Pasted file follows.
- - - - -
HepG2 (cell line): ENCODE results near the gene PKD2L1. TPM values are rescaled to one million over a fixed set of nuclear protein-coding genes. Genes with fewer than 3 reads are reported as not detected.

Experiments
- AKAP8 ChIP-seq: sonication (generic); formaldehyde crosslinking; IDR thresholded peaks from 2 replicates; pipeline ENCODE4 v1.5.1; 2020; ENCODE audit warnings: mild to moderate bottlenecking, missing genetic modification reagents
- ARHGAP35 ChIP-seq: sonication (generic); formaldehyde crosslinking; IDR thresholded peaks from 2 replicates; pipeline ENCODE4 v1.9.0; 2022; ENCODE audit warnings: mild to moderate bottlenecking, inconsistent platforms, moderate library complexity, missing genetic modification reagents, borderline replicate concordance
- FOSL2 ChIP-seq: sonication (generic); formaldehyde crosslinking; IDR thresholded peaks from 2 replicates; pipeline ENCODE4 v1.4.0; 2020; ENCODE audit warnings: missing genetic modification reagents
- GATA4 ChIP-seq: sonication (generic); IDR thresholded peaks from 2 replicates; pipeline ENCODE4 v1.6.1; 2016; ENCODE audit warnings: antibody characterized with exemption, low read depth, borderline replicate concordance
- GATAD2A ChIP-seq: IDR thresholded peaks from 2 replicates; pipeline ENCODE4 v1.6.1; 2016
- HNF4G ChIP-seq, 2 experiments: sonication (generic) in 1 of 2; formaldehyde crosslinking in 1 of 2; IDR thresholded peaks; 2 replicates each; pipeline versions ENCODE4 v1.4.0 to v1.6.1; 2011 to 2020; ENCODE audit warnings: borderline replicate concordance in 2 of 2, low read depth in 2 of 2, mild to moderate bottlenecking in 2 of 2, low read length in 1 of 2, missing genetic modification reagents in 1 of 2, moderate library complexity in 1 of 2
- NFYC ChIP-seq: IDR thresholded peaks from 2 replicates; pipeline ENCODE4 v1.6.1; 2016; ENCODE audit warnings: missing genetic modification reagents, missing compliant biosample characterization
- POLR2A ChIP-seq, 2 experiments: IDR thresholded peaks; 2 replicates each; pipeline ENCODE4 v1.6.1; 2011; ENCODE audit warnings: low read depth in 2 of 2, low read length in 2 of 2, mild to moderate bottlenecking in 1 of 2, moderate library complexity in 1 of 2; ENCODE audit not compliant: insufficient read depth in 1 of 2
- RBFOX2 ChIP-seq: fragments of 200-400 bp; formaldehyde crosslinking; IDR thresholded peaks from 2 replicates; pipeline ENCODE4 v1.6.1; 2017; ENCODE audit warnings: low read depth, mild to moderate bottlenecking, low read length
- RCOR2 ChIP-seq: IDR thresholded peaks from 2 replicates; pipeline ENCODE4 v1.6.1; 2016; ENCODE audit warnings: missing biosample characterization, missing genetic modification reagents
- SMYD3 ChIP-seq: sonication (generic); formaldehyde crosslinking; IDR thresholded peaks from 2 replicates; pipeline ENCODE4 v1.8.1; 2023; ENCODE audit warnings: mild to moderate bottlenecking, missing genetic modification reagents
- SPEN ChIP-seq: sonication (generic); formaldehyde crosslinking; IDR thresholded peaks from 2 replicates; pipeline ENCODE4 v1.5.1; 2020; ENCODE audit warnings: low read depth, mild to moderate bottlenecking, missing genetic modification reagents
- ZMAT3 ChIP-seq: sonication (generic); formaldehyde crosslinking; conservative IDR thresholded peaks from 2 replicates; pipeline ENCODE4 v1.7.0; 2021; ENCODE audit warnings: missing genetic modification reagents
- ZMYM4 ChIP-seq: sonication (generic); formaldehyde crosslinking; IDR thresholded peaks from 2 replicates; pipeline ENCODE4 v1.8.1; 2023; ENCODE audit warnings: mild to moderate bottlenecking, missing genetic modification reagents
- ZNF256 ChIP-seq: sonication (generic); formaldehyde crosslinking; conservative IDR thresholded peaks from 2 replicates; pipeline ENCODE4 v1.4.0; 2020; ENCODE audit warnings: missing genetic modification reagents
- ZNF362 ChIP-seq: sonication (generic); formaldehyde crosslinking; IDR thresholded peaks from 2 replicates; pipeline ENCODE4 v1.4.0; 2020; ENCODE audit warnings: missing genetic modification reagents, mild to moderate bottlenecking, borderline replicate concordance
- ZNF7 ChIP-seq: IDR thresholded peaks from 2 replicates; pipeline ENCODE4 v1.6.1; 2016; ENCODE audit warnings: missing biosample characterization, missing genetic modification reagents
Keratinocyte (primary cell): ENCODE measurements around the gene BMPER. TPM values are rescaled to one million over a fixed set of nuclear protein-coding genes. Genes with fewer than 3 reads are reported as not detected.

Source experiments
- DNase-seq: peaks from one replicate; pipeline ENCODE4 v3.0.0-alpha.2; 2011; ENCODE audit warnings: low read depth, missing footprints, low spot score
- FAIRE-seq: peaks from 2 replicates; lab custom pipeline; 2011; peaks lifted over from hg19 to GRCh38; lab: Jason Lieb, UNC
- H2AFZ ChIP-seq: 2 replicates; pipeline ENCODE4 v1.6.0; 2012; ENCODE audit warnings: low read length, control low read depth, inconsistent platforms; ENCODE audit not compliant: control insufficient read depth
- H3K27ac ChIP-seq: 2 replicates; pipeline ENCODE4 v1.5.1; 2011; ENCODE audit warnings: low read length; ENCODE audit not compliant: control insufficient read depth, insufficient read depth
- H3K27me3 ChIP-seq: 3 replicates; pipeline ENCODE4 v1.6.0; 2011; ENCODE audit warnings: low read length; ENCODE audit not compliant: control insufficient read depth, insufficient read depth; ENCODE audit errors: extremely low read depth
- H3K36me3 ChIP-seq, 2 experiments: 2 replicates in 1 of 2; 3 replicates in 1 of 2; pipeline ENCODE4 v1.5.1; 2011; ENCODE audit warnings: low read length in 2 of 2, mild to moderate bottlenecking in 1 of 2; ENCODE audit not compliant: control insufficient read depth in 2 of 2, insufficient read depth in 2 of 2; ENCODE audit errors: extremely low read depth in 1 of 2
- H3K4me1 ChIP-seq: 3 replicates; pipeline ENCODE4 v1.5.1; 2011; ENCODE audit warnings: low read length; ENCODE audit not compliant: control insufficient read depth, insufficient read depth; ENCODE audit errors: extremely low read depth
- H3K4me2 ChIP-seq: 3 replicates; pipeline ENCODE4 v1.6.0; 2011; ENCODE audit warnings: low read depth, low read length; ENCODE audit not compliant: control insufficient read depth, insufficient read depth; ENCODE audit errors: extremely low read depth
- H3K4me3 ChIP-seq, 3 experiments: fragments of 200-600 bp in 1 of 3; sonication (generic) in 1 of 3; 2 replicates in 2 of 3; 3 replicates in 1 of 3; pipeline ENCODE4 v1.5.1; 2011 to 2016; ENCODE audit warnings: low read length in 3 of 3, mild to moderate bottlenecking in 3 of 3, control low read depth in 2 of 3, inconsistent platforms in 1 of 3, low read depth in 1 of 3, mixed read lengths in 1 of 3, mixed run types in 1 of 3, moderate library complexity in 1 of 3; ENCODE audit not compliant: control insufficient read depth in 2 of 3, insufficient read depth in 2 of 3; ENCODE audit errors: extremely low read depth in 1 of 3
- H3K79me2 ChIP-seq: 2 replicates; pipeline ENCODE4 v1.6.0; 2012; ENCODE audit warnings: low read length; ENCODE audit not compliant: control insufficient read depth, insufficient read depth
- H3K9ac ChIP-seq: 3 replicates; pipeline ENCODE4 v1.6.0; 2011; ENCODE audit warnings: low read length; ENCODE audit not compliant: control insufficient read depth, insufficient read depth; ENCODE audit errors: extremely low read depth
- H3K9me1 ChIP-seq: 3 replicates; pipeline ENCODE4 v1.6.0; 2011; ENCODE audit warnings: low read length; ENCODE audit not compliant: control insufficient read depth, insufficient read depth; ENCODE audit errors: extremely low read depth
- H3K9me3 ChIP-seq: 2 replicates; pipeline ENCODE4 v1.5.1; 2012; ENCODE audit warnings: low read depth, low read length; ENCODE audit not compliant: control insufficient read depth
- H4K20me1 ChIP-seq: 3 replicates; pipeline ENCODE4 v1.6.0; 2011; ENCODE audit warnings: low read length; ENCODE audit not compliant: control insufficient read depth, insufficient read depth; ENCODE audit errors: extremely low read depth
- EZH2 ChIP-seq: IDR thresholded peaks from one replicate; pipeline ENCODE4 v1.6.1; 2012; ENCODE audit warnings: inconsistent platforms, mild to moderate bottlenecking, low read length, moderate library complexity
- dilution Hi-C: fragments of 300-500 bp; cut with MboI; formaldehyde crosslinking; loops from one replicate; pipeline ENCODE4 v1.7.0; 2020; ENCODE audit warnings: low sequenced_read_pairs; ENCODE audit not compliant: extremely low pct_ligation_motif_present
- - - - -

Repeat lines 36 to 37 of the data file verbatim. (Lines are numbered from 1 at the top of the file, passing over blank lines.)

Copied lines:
- EZH2 ChIP-seq: IDR thresholded peaks from one replicate; pipeline ENCODE4 v1.6.1; 2012; ENCODE audit warnings: inconsistent platforms, mild to moderate bottlenecking, low read length, moderate library complexity
- dilution Hi-C: fragments of 300-500 bp; cut with MboI; formaldehyde crosslinking; loops from one replicate; pipeline ENCODE4 v1.7.0; 2020; ENCODE audit warnings: low sequenced_read_pairs; ENCODE audit not compliant: extremely low pct_ligation_motif_present